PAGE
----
I feel that the best stance is to face the reality that torture happens. We need to no longer turn a blind eye to this fact. A blanket no-torture system can’t prevent the inevitable, so it must remain ignorant of the atrocities of torture. We as humans must find a way to hold those who need to torture accountable, while also making sure that torture is simply the only option, all other resources have been exhausted. The system that can do that involves warrants that regulate and legitimate the types of advanced interrogation already used worldwide. After all a true Democracy does what it needs to protect its people, however, it cannot keep torture ‘off the books’ as it is doing now. These sort of hidden actions can damage the integrity of the democracy. The most viable option, that can systematically protect human rights, is our system of torture warrants. So I insist you do the human thing, think of your safety, the safety of innocence, and work to pressure the legislature to evolve. So, in the future we can live in a world of legal means oppose to one of covering up the truth.


Staying High-ly Informed

I’m going to be blunt real quick. Cannabis does not have a great track record. It is called a gateway drug and some have gone as far as to call it “The Destroyer of Youth.” This poor public view came about the use of cannabis began in the early nineteen hundreds, due to cult flicks such as Reefer Madness, and has been imprinted on American society ever since. People say it is can cause brain cell loss over long-term use as well as loss of lung capacity. Even if these were true, it seems like the adverse effects are better for you than alcohol or nicotine, yet both of which are legal. Honestly, I’d rather live in a world of pot heads than a world of alcoholics

I have worked in the cannabis industry for the past three years in a cannabis bakery. I have seen the wonders marijuana can do in as a medicine. I have personally seen two different cases of cancer completely eradicated from the human body, but that isn’t the purpose of this article.  However, many people do not use cannabis for purely medical reasons. It is a very common and enjoyable recreational substance that has less potential of danger than alcohol, no hangover or stomach ache, and is less harmful than nicotine. So why isn’t it legal? Perhaps is from the social fear, rooted in generations of ignorance.

One of the major health concerns presented about the use of cannabis is the loss of brain capacity. Yet drugabuse.gov has analyzed lab studies about this adverse effect of THC on the brain. To conclude it bluntly, “those who began using marijuana heavily in adulthood did not lose IQ points.”  Heavy use is defined as daily usage. Where does this leave us, the average cannabis consumer? It only makes sense that if the extremes are at worst mildly affected then moderate use can expect even lesser adverse effects.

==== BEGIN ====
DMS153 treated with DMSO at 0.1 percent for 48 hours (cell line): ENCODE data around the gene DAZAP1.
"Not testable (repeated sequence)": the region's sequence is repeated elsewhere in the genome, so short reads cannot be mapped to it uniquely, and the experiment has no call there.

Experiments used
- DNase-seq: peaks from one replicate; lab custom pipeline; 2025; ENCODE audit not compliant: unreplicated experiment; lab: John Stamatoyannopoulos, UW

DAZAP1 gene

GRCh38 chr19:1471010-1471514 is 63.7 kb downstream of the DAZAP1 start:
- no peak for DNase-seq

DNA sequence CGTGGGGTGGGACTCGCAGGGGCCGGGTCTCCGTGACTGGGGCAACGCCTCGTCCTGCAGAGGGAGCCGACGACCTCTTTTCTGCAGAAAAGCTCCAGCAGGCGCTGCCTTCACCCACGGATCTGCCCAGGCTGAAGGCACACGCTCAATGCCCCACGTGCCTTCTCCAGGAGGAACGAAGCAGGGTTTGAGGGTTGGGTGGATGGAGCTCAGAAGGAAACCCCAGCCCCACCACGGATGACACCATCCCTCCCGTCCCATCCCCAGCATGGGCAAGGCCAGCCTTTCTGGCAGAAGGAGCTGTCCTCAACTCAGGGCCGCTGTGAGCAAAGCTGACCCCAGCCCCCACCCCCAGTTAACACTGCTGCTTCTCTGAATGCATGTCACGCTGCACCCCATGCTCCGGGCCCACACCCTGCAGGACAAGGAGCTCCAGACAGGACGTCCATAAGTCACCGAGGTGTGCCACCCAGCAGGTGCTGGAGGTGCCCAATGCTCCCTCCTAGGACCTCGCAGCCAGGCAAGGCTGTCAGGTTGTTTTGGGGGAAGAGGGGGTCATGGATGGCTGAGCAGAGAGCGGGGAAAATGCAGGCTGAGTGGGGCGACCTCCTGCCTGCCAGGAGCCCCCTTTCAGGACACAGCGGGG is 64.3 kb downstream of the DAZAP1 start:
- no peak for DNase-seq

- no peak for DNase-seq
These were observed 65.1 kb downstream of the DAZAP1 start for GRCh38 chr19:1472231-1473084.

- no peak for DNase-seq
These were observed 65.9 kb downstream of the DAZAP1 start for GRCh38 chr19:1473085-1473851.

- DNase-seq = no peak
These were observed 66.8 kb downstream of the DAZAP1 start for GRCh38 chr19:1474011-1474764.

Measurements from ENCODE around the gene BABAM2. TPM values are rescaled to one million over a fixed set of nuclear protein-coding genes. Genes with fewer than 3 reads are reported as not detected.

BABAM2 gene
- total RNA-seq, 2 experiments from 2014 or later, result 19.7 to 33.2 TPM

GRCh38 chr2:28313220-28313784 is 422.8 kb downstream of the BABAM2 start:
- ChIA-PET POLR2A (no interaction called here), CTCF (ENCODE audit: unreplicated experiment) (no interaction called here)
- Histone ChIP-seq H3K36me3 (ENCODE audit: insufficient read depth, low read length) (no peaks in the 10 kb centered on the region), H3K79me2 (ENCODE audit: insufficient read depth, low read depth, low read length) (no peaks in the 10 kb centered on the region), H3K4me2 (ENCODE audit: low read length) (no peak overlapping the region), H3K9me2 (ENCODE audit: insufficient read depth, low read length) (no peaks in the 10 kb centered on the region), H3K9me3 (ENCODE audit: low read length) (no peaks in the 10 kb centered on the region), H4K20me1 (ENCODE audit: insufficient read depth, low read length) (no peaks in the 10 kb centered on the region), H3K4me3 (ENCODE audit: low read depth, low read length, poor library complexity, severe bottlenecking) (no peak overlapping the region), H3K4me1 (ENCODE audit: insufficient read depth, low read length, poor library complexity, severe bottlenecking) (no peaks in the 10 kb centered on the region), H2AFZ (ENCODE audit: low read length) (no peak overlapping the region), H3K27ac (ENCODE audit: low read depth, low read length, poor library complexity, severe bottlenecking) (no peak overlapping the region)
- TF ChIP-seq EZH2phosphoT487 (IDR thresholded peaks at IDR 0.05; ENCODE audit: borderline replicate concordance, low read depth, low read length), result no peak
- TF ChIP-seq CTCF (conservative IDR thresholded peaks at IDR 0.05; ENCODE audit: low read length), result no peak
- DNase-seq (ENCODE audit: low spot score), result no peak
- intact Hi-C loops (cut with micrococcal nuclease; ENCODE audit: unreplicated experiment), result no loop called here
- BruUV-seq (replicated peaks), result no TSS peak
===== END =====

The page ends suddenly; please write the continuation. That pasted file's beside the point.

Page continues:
Now compare this to the legal substance of alcohol. Which is known to cause brain damage when used consistently. Yet there isn’t the same social stigma against alcohol as there is against marijuana. It has been proven that the “more a person drinks, the worse their control and judgment is even when sober.” This again just concretes the fact that alcohol is just plainly more dangerous than cannabis.

Another major health issue associated with marijuana is loss of lung capacity. The hard-baked fact is that all smoke contains vaporized carbon atoms that form carcinogens which are irritating to the lungs. Despite this the researchers at University of Alabama at Birmingham have found that occasional users have increased airflow and lung capacity. They also concluded that those who have smoked a joint a day for 7 years do not see any lung capacity loss. The twenty yearlong studies show that those who smoke heavily for the duration show only a 6% loss of lung capacity.

Compare this to tobacco smoke’s effects on lung capacity. UCSF researchers has found “a consistent loss of lung function with increased exposure.” Meaning that at any point cigarettes a bad for your health. If health related issues are the reason that marijuana isn’t legal, then the United States Government must reexamine what is already legal.

We are at the age when cannabis has become legal in certain states. These states: Colorado, Alaska, Oregon and Washington, have highly profited from the tax of marijuana sale. In fact Colorado itself sells 60 million dollars of marijuana in the months of October and September alone. This all done with a 28% sales tax. That means Colorado’s makes 17 million in just two months. In the first year alone Cannabis tax raised 50 million for the Colorado’s school and infrastructure. Now imagine what could be done on a nationwide scale.

Luckily for us, California is poised to legalize cannabis in 2016. A recent Tulchin Poll showed that nearly legalization. I guess I’ll just put it bluntly, when you next get the chance to vote for the legalization of cannabis, think of your children and their school system. Vote yes, and help your country expand economically while providing us all with a safe and legal way to experience what we call life.